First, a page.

Claddagh Wedding Ring
Claddagh Wedding Ring | Source

Style

Throughout the history of wedding rings, it can be seen that some of the earlier styles were much more flamboyant than what we are used to today. One of the reasons for this could be that society now favors practicality over unnecessary detail. It is also important to note that people who were able to afford gold rings in earlier centuries would have come from wealthy families in the privileged classes and would not work with their hands if they even worked at all. A display of wealth would be more important than practicality.

Wedding ring styles today have changed significantly to what existed in the past, but there are some commonalities that can be found with the wedding rings from the 16th, 17th, and even 18th centuries. Rings are often made of gold, as they have been since the first millennium AD. Most rings still feature stones and inscriptions, just like the rings used in Europe during the Renaissance period. Some rings like the Claddagh ring are still popular today, and the design has not changed significantly since the very first ones become popular hundreds of years ago.

How Style Has Changed over the Last 100+ Years

The Most Popular Wedding Ring Styles

The styles available today are typically more subdued than popular styles of the past, however, that doesn’t mean that there isn’t beauty to be found in a modern wedding ring. Manufacturing methods have advanced tremendously, which allows for intricate detail, precision cut diamonds and gemstones, and there are more materials available besides yellow gold.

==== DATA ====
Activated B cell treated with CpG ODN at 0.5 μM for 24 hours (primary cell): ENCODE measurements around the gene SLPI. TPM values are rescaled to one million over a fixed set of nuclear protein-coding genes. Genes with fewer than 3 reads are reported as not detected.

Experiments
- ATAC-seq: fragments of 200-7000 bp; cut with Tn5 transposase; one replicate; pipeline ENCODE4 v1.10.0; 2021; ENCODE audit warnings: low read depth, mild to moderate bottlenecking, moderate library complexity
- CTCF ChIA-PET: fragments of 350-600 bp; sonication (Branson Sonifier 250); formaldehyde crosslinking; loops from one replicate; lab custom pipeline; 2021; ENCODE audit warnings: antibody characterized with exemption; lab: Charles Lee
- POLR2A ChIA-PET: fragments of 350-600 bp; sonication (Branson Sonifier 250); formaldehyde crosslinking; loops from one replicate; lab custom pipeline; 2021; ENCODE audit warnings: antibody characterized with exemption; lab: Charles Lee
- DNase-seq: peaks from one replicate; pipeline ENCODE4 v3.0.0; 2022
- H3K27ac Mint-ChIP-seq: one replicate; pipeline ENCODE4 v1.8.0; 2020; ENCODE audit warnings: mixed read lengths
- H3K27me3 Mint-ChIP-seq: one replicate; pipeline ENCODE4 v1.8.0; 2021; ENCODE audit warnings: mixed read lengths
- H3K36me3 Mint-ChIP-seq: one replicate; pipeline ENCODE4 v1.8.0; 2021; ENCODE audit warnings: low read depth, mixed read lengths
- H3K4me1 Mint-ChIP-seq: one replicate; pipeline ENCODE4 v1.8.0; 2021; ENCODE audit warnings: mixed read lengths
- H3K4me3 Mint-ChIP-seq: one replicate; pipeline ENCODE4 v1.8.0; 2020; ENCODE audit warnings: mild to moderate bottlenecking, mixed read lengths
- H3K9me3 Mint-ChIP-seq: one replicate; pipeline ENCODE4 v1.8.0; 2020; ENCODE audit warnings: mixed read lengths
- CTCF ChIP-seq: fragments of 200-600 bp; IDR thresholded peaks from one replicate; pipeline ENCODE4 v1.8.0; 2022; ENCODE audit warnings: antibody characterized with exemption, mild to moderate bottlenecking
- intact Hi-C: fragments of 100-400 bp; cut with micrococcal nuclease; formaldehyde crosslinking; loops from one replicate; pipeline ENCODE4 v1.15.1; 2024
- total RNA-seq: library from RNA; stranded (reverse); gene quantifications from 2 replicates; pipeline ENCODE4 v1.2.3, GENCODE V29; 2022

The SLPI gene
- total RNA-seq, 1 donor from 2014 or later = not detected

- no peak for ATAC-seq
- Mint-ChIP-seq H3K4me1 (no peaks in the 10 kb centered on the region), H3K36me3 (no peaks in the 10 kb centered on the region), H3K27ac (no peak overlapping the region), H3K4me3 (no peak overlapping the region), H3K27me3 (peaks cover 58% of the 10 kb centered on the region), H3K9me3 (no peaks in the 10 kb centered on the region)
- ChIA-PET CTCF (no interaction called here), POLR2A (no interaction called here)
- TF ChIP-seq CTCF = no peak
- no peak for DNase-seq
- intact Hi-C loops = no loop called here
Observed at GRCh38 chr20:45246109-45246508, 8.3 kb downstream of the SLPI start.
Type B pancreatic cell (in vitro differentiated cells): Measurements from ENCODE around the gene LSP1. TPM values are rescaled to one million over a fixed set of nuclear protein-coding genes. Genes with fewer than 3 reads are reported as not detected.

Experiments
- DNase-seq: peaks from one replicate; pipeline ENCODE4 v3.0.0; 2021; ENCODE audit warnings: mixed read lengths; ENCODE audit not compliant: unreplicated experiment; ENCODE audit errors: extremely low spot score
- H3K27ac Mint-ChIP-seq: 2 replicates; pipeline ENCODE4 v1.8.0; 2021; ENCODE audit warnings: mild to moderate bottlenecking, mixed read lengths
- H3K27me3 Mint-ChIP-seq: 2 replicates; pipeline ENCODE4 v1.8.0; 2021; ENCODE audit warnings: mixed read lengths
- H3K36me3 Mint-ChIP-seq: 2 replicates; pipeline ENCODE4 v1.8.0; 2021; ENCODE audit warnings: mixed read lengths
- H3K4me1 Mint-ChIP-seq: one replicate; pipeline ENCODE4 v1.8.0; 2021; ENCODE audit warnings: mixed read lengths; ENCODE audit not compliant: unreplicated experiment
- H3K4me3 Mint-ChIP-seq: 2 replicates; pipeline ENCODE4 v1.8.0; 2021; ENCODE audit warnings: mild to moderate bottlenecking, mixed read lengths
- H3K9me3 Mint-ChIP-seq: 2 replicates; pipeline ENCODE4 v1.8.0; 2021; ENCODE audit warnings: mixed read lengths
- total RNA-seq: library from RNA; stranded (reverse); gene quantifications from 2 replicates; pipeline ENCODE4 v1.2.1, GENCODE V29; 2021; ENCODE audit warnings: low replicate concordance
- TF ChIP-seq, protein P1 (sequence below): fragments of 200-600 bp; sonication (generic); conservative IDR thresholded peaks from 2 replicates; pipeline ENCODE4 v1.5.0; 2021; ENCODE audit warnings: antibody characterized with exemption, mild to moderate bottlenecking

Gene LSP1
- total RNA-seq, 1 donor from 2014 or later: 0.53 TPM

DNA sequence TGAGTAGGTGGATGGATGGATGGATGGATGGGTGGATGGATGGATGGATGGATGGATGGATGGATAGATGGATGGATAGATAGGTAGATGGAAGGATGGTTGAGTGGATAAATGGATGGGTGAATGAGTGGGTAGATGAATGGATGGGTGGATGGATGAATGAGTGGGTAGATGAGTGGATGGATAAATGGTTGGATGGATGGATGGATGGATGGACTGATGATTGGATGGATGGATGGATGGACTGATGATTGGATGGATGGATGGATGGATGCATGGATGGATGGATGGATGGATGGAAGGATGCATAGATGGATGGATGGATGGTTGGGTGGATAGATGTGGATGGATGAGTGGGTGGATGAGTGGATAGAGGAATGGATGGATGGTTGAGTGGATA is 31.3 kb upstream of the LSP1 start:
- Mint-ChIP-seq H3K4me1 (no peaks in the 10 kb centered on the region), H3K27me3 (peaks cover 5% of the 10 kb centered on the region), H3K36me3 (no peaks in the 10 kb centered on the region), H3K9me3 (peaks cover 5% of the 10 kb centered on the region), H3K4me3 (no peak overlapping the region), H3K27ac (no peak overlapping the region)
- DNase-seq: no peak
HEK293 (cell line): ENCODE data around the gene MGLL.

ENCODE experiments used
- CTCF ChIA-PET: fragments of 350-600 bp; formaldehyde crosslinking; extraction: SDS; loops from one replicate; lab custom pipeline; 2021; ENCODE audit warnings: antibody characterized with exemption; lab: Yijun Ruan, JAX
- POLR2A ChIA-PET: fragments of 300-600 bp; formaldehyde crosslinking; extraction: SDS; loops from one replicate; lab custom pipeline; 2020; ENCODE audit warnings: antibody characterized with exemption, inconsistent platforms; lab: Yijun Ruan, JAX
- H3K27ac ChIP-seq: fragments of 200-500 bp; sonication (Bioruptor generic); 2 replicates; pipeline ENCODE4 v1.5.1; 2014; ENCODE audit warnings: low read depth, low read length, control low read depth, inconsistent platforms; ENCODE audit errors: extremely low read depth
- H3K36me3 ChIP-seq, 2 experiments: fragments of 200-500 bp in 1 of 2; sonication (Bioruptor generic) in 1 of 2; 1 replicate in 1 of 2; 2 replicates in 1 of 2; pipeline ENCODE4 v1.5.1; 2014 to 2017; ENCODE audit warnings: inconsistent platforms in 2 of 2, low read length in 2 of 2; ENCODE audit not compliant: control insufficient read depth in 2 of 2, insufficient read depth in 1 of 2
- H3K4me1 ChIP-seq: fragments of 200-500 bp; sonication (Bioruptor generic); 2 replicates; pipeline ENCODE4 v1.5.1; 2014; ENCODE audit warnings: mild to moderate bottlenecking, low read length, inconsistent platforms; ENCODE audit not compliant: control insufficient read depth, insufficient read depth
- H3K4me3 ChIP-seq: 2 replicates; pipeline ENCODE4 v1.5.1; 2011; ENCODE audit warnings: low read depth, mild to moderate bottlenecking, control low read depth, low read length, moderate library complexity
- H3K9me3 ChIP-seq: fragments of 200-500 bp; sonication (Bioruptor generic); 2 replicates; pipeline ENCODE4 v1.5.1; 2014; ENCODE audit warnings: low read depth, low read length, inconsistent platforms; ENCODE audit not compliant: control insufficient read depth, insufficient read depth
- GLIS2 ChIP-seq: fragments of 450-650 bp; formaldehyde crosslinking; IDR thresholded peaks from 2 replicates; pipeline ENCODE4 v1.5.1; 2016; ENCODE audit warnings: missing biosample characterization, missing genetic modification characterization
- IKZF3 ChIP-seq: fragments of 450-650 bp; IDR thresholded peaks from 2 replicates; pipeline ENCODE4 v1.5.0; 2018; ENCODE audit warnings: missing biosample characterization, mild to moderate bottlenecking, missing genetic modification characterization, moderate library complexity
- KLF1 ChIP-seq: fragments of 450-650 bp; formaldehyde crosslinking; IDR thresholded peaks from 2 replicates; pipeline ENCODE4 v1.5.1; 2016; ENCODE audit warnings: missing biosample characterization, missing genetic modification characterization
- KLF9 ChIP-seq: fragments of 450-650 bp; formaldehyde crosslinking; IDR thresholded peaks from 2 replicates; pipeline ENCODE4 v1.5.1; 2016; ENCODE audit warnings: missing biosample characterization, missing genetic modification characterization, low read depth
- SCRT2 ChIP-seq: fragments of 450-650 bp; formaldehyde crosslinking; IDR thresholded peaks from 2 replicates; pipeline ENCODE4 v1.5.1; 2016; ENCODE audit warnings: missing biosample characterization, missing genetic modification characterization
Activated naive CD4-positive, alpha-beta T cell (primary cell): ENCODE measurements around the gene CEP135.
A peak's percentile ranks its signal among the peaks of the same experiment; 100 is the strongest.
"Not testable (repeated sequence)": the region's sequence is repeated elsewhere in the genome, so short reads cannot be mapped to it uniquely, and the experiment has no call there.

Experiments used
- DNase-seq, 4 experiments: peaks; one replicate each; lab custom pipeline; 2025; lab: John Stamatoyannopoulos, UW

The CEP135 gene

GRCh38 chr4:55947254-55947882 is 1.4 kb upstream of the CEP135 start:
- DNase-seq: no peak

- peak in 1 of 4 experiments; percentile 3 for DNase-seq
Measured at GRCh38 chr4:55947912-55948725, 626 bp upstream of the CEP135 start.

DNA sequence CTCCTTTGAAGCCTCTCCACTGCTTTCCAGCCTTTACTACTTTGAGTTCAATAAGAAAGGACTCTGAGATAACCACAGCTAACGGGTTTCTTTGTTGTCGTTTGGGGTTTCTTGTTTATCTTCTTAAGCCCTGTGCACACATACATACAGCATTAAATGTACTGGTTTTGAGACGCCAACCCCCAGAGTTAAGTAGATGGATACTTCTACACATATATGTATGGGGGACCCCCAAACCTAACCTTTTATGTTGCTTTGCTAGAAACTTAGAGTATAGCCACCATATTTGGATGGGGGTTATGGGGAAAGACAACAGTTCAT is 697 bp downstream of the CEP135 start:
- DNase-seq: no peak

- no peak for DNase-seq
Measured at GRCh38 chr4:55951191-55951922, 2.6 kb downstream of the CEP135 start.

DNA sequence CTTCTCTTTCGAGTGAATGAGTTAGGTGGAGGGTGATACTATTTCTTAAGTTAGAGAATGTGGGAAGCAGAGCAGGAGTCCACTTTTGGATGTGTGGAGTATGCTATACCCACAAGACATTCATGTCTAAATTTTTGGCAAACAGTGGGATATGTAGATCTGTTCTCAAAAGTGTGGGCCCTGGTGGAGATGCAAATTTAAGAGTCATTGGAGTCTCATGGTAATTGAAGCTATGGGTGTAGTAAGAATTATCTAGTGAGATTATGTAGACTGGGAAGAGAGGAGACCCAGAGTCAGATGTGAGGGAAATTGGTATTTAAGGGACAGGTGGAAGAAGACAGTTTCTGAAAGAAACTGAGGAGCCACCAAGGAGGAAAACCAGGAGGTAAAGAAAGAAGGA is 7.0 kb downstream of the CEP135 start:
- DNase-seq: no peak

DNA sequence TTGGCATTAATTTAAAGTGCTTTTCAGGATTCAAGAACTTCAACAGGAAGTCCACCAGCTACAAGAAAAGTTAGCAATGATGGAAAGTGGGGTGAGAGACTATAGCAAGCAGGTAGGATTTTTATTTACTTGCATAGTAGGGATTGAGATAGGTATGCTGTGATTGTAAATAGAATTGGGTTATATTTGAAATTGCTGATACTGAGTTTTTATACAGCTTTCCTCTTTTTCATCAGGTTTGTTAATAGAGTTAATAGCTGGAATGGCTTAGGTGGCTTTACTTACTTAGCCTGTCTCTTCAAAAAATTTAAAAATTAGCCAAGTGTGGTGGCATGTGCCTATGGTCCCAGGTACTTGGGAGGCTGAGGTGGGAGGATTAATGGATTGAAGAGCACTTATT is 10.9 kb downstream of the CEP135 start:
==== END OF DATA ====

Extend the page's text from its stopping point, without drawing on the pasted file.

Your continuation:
White gold can be used for wedding rings, platinum is popular but slightly more expensive, and some modern rings are even made from materials like tungsten or carbon fiber. There are no rules to what is used, and some couples even design wedding rings from exotic wood that has been crafted and treated to last for many years to come. The tradition of the wedding ring is perhaps stronger than it has ever been in the past, and the meaning
still remains the same: love, devotion, and a lifelong commitment. Speaking of lifelong commitment, you'll find more and more people getting tattooed wedding rings. What says commitment more than a ring that costs several hundred dollars to remove?

What Hand Does the Wedding Ring Go On?

The traditional place to wear a wedding ring is on the left hand and on the third finger, otherwise known as the wedding ring finger. This tradition dates all the way back to the very first Egyptian rings made of grass andreedfibers. The Egyptians chose this finger because they believed the heart to be the source of love and other emotions, and they believed that a vein in the wedding ring finger was linked directly to the heart. Today we know that all veins are parts of a single system, but the symbolism still has some romance behind it, and it was widely adopted by Romans and spread throughout the world.